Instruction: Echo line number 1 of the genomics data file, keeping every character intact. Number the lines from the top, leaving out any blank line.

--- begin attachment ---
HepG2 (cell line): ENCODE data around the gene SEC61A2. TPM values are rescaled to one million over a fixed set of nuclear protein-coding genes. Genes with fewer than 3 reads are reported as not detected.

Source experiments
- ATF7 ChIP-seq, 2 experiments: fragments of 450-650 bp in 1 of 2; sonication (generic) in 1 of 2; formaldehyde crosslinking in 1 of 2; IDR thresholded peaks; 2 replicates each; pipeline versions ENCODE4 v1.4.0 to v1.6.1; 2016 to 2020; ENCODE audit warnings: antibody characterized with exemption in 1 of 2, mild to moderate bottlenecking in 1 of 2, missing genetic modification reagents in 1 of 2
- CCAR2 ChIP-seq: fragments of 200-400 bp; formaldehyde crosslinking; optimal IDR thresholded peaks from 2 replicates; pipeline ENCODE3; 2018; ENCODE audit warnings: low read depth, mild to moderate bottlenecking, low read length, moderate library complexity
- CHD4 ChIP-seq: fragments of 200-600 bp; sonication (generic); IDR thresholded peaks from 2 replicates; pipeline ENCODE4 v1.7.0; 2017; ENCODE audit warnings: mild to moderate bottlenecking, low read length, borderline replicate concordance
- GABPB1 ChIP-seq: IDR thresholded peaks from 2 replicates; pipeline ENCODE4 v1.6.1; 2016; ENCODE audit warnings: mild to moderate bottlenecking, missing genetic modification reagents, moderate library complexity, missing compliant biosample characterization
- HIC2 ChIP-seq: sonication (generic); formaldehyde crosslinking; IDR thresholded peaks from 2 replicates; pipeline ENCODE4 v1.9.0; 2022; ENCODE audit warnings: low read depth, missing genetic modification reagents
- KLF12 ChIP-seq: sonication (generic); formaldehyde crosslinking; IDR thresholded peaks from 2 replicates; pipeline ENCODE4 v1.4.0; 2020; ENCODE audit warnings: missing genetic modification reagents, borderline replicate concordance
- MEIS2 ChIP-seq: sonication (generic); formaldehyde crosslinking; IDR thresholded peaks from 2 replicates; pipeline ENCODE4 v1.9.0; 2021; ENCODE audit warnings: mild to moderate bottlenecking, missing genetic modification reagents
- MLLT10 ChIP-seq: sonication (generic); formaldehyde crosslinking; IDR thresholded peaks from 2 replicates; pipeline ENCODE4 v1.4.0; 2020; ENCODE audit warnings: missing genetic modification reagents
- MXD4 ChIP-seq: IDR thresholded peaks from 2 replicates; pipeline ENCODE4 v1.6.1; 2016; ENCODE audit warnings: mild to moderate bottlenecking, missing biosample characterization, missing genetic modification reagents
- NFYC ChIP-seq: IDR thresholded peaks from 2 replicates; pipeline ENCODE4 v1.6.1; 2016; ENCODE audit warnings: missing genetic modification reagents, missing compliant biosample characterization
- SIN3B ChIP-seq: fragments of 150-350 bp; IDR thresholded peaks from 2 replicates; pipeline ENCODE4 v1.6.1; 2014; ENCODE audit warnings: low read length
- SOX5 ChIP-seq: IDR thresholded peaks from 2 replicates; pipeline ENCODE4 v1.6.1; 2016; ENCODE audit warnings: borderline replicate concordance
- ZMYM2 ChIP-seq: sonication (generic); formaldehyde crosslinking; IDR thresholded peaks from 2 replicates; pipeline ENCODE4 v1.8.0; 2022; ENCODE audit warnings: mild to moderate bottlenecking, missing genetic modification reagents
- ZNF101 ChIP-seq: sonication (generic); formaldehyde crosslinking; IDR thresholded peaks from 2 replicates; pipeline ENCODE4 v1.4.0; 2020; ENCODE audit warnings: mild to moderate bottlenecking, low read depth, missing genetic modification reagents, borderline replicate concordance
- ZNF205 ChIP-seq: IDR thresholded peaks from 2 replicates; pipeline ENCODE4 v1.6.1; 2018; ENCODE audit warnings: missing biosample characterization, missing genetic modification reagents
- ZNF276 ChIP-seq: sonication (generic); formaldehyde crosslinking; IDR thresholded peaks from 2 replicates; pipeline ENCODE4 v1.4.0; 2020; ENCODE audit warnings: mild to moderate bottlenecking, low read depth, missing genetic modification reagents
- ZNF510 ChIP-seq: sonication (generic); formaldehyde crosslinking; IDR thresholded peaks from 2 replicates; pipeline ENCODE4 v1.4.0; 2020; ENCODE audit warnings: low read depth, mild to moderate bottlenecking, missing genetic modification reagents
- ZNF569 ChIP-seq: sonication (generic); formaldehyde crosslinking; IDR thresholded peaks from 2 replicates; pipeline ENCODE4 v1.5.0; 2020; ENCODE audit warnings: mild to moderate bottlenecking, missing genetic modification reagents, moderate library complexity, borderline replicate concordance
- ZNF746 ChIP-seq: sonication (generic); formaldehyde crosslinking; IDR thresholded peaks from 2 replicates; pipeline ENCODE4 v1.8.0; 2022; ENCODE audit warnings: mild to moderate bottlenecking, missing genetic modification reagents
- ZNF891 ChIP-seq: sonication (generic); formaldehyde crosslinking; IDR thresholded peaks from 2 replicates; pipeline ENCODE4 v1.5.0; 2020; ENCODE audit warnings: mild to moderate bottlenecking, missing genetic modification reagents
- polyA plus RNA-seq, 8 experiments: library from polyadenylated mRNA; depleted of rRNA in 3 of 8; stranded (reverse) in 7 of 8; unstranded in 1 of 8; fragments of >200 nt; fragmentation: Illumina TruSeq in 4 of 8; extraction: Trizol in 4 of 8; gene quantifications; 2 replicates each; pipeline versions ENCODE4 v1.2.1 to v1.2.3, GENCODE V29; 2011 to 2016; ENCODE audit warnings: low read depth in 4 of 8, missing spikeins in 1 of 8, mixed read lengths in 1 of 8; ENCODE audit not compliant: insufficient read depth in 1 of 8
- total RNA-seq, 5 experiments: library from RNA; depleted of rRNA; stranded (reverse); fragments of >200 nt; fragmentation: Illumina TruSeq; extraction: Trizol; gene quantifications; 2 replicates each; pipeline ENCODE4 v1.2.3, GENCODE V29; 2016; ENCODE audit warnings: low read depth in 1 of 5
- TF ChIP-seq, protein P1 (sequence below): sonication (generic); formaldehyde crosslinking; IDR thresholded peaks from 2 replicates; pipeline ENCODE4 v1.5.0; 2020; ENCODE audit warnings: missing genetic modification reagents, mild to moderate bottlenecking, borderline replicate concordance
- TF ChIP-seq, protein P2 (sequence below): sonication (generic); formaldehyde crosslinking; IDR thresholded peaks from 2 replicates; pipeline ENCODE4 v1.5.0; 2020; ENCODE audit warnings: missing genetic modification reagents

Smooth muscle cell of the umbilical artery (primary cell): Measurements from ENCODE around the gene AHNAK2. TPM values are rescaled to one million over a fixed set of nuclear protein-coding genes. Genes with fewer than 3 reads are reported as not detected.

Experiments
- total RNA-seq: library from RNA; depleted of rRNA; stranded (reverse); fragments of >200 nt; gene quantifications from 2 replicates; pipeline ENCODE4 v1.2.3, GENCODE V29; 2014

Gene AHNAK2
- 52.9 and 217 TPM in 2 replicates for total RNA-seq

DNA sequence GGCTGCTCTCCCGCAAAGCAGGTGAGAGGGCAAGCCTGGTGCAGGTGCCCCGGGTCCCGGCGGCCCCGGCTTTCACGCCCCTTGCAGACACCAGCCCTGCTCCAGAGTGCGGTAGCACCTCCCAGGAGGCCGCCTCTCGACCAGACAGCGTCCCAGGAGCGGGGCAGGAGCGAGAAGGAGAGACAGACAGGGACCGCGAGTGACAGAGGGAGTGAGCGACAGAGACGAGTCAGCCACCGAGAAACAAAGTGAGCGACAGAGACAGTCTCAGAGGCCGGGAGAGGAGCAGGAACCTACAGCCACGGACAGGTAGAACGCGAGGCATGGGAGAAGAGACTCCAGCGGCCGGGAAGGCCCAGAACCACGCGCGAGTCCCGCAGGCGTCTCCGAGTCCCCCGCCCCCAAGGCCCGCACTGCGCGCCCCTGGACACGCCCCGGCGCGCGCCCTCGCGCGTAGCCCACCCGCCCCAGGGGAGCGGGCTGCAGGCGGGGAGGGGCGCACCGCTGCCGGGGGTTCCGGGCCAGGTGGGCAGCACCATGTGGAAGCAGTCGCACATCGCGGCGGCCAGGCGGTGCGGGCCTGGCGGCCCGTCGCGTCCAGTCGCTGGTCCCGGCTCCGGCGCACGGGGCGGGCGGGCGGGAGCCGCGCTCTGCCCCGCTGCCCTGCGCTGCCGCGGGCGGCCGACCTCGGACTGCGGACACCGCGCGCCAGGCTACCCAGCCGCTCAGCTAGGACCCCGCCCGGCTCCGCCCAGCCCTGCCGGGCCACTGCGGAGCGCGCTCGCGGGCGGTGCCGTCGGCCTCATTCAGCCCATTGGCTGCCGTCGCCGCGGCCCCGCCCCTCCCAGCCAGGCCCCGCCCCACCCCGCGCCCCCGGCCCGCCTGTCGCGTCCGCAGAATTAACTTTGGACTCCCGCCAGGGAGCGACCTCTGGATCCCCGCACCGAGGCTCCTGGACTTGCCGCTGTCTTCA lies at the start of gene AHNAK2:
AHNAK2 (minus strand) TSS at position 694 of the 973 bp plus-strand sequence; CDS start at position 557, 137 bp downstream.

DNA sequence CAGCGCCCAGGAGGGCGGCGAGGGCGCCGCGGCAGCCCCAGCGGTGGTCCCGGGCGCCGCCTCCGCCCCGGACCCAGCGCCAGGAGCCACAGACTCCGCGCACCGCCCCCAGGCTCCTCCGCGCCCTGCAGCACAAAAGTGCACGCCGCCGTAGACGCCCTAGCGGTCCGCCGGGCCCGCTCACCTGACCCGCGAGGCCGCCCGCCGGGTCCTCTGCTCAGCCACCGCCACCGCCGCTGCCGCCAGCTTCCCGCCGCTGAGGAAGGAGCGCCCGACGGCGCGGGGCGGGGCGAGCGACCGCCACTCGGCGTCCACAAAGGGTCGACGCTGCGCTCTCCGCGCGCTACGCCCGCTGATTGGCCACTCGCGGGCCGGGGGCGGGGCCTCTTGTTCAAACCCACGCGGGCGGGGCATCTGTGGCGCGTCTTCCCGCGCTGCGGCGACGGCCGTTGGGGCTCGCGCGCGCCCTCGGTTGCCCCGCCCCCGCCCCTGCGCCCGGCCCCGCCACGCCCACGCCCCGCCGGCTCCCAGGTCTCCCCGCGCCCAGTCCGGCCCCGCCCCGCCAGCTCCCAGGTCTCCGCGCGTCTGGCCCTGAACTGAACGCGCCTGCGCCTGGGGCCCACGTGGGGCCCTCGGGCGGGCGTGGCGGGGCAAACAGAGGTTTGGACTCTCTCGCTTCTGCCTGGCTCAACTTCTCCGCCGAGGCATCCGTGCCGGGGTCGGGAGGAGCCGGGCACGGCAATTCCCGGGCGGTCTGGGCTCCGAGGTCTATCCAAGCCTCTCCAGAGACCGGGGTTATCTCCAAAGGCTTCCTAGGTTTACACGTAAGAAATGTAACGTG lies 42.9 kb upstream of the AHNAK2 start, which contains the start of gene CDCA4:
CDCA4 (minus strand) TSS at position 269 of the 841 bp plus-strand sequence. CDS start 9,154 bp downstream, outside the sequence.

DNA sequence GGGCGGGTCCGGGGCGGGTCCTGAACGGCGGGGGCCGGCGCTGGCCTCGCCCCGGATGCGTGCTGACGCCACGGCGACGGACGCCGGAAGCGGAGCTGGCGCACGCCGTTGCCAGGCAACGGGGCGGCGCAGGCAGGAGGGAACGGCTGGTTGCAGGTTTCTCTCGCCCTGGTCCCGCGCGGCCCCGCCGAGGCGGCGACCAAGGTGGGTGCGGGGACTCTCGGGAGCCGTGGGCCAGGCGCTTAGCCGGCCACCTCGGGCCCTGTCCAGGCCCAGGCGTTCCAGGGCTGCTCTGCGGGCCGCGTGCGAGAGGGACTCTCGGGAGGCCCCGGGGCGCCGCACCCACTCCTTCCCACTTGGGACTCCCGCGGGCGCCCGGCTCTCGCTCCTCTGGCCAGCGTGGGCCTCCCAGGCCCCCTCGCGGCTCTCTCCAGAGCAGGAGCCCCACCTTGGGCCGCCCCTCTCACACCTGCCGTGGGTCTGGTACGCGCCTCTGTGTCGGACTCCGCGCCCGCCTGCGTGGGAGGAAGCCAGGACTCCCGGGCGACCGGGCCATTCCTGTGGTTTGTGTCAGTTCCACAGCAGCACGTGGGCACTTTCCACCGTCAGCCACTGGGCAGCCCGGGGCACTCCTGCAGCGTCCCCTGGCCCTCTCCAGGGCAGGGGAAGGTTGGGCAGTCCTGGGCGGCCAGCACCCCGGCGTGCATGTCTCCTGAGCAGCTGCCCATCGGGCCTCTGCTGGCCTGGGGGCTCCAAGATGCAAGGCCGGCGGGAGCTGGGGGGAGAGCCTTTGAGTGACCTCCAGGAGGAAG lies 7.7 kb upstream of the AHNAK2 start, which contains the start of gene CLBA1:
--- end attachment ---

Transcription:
HepG2 (cell line): ENCODE data around the gene SEC61A2. TPM values are rescaled to one million over a fixed set of nuclear protein-coding genes. Genes with fewer than 3 reads are reported as not detected.